Grant and Marie Renniger lack purpose for their retirement and have buyers' remorse over a condo purchase.

Elodie Ford, without extended family, fears dying alone.

Childless couple, Cal and June Sherman, face increasing health challenges.

Marcus and Ava Van Zant are pushed out of a 35-year pastorate before they’re financially prepared.

From Redeeming The Time, Faircourt Friends Series, Book One

He's Dead!

“He’s dead! He’s dead! He’s dead!”

Marcus bolted toward the kitchen where the shouts came from, Pastor Jonathan on his heels. There they saw Grant dancing around the island, oblivious to anyone else and shouting in a sing-song voice on repeat, “He’s dead! He’s dead! Oh, yes, he’s dead!” 

“Who’s dead? And why is Grant delighted about it?” Marcus, recovering his nerves and wind, directed his question to Marie, who was sitting at the kitchen table with Ava, cookbooks spread out before them.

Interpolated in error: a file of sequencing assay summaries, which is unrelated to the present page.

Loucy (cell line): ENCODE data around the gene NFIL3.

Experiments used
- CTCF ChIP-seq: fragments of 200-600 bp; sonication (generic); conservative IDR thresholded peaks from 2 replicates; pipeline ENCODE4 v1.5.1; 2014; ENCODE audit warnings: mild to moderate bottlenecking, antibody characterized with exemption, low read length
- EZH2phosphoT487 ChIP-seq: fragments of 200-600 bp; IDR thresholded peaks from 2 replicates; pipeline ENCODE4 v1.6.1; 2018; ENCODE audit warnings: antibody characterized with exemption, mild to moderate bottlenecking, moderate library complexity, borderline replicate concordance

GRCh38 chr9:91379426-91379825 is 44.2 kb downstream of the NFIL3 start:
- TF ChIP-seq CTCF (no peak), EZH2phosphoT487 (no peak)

“One of the golf starters at Grassy Fields Country Club passed away, and Grant just got the call to replace him. This is how we celebrate free golf,” Marie answered with a sigh and an exaggerated eye roll.

“Congratulations, Grant,” Jonathan said, stepping in from the kitchen entrance where he’d not been seen. The voice of his pastor snapped Grant out of his revelry, and when they made eye contact, Grant drew a deep breath.

“Oh, tell me I’m not going to hell for this!” Grant moaned, embarrassed.

“I believe an infraction such as this is a one-way, non-stop ticket to perdition, my friend,” Jonathan answered with seriousness. “Unless,” he continued, “you can secure your pastor a primo starting time on a Saturday morning. And, just something to keep in mind, free rounds of golf will get you first-class seating in heaven.”

“Who is this heretic in our kitchen selling indulgences for golf favors?” Ava chimed in with a smile for the young pastor.

“Baby, I love it when you talk Reformation,” Marcus gave her a wink. He’d been reading the Martin Luther biography to her in bed each night to loosen her mind’s grip on her own troubles and sorrows before she slept.

From Counting The Cost, Faircourt Friends Series, Book Two